Saturday, October 17, 2015


Profile in courage: Malala Yousafzai in He Named Me Malala
Teen's courage profiled in powerful doc 'He Named Me Malala'

The word "inspirational" is highly overused. It's come to denote an entire sub-genre of books and movies, mostly devoted to Christian themes or underdog sports stories.

But for real-life inspiration of jaw-dropping proportions, look no further than Malala Yousafzai, the teenage Pakistani schoolgirl who spoke out for the rights of girls to be educated, nearly paid with her life when she was shot in the face by the Taliban, and survived, to continue her work on behalf of women's rights around the globe.

In 2014, she was awarded the Nobel Prize for Peace—at age seventeen.

The amazing story-so-far of this incredibly poised young woman and her family is told in the moving, informative documentary, He Named Me Malala. Filmmaker Davis Guggenheim (An Inconvenient Truth) chooses this title for a good reason: the "He" refers to Malala's father, schoolteacher and activist Ziauddin Yousafzai, who is revealed to be an influence and inspiration for his daughter. But as Malala points out in the film, "He named me Malala, but he didn't make me Malala." Guggenheim's film is the fascinating story of Malala inventing herself.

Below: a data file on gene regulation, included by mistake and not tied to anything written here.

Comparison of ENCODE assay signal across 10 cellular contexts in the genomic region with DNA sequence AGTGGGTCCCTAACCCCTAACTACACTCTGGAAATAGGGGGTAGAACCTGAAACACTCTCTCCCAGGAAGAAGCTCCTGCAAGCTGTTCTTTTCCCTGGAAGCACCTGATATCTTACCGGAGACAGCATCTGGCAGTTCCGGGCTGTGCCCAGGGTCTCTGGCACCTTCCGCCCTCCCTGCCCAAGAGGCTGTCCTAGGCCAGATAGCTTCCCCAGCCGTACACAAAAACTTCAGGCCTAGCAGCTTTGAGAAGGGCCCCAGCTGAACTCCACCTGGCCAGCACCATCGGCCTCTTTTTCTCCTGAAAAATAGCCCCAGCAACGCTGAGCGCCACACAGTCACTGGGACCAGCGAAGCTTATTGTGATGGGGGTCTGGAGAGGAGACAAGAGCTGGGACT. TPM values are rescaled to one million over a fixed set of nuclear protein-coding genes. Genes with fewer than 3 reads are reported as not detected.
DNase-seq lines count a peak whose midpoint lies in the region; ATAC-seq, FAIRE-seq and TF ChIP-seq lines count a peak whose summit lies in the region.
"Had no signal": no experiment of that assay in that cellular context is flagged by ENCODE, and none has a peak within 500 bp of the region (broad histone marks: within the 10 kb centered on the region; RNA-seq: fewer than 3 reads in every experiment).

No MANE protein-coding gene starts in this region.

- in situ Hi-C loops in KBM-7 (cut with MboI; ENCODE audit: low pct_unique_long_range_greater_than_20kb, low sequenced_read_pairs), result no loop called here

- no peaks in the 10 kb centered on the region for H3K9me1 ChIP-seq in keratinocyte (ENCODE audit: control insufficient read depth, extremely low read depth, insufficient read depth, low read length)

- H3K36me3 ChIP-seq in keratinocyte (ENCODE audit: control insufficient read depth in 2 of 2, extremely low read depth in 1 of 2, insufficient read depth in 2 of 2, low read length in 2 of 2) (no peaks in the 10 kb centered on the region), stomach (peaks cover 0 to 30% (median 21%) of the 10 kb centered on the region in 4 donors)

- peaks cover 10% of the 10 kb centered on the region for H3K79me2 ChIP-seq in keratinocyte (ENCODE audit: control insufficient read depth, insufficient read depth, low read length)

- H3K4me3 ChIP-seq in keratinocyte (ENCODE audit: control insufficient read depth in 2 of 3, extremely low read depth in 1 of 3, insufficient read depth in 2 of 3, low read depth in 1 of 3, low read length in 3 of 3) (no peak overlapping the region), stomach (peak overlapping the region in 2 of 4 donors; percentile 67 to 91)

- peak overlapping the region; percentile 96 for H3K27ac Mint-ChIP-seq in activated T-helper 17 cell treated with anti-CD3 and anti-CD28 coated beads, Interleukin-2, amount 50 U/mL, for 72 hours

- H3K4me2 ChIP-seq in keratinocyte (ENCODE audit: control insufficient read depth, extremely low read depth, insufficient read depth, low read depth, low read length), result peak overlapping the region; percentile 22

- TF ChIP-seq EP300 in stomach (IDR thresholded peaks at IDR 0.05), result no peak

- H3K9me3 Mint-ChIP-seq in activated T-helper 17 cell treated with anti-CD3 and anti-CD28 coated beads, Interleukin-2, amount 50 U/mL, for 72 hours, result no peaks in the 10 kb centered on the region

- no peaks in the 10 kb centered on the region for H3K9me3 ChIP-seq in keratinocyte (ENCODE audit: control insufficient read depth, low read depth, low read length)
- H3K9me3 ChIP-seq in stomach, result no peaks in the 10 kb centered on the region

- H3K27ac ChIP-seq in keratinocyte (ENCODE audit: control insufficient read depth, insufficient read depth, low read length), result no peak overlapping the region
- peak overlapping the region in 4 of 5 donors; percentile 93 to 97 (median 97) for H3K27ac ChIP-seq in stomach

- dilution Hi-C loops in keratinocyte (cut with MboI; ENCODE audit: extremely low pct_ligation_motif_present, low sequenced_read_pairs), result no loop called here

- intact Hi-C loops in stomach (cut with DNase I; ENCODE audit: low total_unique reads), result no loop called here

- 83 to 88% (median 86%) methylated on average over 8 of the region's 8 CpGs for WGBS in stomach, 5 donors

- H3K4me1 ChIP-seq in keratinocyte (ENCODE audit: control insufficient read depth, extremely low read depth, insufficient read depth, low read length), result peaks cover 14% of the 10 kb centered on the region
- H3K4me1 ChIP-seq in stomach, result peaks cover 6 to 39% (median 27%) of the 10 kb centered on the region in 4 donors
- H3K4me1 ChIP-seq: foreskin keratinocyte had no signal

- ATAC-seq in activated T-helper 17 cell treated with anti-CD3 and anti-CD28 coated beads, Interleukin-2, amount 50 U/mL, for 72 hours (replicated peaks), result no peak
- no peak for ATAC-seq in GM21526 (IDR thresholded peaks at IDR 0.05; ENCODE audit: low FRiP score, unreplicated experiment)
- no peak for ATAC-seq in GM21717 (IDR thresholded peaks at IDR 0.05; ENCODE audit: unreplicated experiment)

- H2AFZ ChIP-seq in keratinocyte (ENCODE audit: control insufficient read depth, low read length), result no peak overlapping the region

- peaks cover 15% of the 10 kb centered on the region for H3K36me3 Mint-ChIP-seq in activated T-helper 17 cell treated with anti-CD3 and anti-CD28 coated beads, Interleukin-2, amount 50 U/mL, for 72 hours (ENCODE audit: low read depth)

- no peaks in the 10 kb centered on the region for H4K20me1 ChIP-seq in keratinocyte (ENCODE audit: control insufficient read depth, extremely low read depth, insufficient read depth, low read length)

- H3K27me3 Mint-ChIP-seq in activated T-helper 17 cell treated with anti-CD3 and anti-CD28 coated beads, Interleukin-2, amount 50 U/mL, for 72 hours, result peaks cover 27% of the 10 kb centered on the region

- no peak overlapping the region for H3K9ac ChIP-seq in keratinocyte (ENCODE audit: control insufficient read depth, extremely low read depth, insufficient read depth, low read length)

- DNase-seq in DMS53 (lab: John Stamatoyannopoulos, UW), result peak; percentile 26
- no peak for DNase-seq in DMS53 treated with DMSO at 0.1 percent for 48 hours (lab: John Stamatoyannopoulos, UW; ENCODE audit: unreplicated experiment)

Let's start with that name. In a voice-over, accompanied by lovely, animated pastel images (which are used throughout the film), Malala tells the story of her namesake, a legendary 19th Century heroine from Afghanistan called Malalai. When the Afghani troops were in flight from invading British forces, Malalai climbed a hill above the battlefield and rallied the troops, crying "It's better to live one day as a lion than spend the rest of your life as a slave." (Read more)

Now an international advocate for girls' rights to an education, we see Malala in Kenya, talking to schoolgirls in a remote village classroom. When she asks what they are studying toward, every student says she wants to be a doctor, a lawyer, a teacher. Malala's battlefield is the classroom, and this is how she wins her war—one girl at a time.

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